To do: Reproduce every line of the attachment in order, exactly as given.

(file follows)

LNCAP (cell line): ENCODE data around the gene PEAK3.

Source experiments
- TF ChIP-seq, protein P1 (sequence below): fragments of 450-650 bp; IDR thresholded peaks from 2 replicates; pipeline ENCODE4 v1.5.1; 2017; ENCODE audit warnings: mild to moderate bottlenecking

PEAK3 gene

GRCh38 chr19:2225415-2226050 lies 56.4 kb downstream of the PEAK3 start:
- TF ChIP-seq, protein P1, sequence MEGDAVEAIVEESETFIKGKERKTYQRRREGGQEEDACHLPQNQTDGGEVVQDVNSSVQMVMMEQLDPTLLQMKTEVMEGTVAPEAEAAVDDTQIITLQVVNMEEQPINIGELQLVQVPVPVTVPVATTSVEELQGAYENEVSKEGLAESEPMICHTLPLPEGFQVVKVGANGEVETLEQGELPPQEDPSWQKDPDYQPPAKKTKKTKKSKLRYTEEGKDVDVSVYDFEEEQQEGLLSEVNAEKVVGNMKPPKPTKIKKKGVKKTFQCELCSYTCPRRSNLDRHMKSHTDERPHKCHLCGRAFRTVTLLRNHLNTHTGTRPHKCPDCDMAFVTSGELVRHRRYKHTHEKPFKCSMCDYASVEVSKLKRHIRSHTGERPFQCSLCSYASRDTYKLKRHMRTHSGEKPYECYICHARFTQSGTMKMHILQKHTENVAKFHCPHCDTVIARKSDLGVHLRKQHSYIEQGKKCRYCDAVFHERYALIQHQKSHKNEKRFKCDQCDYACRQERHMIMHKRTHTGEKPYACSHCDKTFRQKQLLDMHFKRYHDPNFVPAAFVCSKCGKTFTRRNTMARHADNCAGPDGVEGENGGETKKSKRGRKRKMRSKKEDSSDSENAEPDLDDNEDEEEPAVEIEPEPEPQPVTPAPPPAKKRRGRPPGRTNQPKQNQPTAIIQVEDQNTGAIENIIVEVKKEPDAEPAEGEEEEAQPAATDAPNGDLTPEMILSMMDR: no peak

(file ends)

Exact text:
LNCAP (cell line): ENCODE data around the gene PEAK3.

Source experiments
- TF ChIP-seq, protein P1 (sequence below): fragments of 450-650 bp; IDR thresholded peaks from 2 replicates; pipeline ENCODE4 v1.5.1; 2017; ENCODE audit warnings: mild to moderate bottlenecking

PEAK3 gene

GRCh38 chr19:2225415-2226050 lies 56.4 kb downstream of the PEAK3 start:
- TF ChIP-seq, protein P1, sequence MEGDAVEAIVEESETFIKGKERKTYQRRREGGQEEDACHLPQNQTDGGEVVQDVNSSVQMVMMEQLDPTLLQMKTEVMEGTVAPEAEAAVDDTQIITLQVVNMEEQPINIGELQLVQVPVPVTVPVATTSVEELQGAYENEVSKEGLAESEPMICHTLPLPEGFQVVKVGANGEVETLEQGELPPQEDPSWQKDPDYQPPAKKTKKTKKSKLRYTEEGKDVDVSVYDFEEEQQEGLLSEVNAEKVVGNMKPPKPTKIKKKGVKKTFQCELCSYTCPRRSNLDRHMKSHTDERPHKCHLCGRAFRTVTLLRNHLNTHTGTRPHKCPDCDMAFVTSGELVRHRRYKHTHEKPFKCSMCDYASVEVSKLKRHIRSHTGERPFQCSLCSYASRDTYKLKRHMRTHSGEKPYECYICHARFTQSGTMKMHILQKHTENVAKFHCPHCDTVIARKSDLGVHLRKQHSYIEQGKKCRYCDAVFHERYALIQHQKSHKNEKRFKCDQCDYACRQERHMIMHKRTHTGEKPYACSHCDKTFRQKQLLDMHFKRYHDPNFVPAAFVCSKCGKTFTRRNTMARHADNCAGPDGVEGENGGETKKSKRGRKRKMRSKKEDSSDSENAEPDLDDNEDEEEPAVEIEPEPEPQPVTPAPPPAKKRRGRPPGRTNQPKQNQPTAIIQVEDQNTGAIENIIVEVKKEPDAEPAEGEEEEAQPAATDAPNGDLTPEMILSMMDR: no peak